Real estate investment trusts are popular vehicles for large-scale real estate investments, but do they have any application to your short-term rental business? Many publically-listed real estate companies organize themselves as REITs for tax benefits and organizational purposes, but that doesn’t mean smaller businesses can’t benefit from organizing their assets as a REIT as well. They’re not suitable for every Airbnb hosts, but many people might find that REITs have some benefits that are worth exploring.
What is a Real Estate Investment Trust?
A REIT, or Real Estate Investment Trust, is a company that owns or provides financing for income-producing real estate. Similar to mutual funds, REITs also have shareholders and pay dividends. REITs enable ordinary investors to invest in portfolios of properties via the purchase of stocks. The majority of REITs are traded on major stock exchanges, however, there are also public non-listed REITs and private REITs. REITs generally fall into two categories:
These REITs generate income by the sale of and collection of rent on the properties that they own. As far as short-term rental REITs, there are an estimated 50,000 self-storage facilities in the United States. Self-storage REITs represent some of the country’s largest owners and operators of self-storage facilities and include:
- Extra Space Storage Inc. (EXR)
- Public Storage (PSA)
- CubeSmart (CUBE)
- Life Storage, Inc. (LSI)
- National Storage Affiliates Trust (NSA)
- Global Self Storage, Inc. (SELF)
How to Form A REIT
REITs may own all different types of properties, including both residential and commercial real estate. Companies must meet certain criteria to qualify as a REIT. Here are the guidelines:
- The organization must invest at least 75 of its total assets in real estate.
- At least 75% of its gross income must come from rents, mortgage interest from financing real property, or real estate sales.
- The organization must pay at least 90% of its taxable income in dividends each year.
- Sole proprietors can’t form REITs, so the organization must be a legal entity.
- The company must have a board of directors or trustees that manage operations.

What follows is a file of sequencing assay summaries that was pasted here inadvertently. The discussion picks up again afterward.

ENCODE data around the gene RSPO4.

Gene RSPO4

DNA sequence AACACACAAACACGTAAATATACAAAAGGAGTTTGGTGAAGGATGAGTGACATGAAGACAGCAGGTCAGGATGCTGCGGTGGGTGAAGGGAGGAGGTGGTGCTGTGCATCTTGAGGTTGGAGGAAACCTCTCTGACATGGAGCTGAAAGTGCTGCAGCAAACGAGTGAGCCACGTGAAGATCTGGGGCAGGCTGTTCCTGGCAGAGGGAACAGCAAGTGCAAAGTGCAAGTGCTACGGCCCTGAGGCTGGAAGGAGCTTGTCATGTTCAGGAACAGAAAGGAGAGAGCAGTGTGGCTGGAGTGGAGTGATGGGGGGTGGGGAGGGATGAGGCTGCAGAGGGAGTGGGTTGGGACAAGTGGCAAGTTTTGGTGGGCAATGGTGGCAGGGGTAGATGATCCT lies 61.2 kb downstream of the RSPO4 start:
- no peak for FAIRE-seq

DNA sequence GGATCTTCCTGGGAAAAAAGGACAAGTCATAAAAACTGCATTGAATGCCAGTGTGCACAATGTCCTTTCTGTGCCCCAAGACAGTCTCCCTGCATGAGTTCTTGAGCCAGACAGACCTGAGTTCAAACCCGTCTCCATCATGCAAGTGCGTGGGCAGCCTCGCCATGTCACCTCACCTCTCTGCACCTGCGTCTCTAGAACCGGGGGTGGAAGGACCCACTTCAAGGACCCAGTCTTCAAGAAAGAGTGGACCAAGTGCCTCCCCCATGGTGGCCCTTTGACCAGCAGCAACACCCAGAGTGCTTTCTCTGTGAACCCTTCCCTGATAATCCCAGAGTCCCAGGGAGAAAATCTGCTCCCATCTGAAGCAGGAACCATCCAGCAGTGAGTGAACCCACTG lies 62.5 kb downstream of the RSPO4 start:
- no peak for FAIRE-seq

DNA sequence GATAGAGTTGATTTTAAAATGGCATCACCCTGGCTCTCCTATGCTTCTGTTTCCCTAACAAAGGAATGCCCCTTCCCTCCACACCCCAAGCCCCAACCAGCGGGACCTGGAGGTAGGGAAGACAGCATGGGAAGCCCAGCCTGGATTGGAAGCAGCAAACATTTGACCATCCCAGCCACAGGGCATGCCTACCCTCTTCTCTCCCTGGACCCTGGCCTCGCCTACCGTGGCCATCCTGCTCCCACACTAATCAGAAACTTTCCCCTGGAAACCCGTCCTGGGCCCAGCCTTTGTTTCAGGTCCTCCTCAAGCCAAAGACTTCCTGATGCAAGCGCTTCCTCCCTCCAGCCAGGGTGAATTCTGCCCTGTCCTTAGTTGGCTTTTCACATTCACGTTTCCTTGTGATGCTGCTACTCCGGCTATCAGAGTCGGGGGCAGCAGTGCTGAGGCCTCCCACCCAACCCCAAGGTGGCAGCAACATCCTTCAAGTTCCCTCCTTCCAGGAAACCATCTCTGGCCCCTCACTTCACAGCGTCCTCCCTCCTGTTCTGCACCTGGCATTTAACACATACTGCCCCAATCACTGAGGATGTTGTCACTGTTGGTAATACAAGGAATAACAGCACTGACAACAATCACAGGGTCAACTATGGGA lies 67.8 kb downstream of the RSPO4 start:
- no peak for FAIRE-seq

- It must have at least 100 shareholders with no more than 50% owned by five or fewer individuals.
Are REITs Expensive?
The costs to set up a REIT are substantial. Given that majority of REITs are multistate entities, the accounting work needed to set up a REIT is complex and the accounting fees can be around $500K just to form the REIT.
Should I form a REIT for my Short-Term Rental Business?
If you own a significant number of properties that you rent out on Airbnb and finding investors for your properties comes easy to you, it may be time to consider forming a REIT if you have already established a corporation for your real estate business. However, there are a number of complex requirements for REITs, including organizational, operational, distribution and compliance requirements. You must also establish a board of managers or trustees as the management for your REIT.
REIT Filing Forms
All real estate investment trusts must file Form 1120-REIT, U.S. Income Tax Return for Real Estate Investment Trusts. This form reports income, losses, deductions, and other important tax info. REITs are also subject to state corporate income taxes, as well as, local taxes.
A REIT can also claim deductions for dividends paid (DPD) to shareholders. Similarly, corporate shareholders can also claim deductions for dividends received (DRD). The DPD and DRD generally eliminate federal tax liability for the trust, so shareholders deal with most of the tax liabilities.
However, tax structures vary by state, so local taxes might apply. Certain states, like Maryland and Indiana, eliminated DPD to they can generate more tax revenues from REITs. As a result, the REIT might have tax liabilities in the states where it has property.
You should refer to the Multistate Tax Commission (MTC) website in order to determine which state and local taxes are applicable to your REIT.
REIT Tax Deadlines
Generally, REITs must file Form 1120-REIT by the 15th day of the 3rd month after the tax year ends. Newer trusts must also file a short-period return. This only applies when the REIT is formed within the tax year. This return is also due by the 15th day of the 3rd month after the tax period ends.
The Short-Term Rental Tax Specialists
REITs aren’t viable for most Airbnb hosts, but you have other options. Proper tax planning can save you a boatload on taxes, and it’s much more affordable than forming a REIT. Shared Economy Tax specializes in tax planning for short-term rental business, so we can help you develop a plan that fits your business. Get started today with a complimentary one-on-one strategy session with a certified tax pro. You can also sign up for our tax tips newsletter using the form below.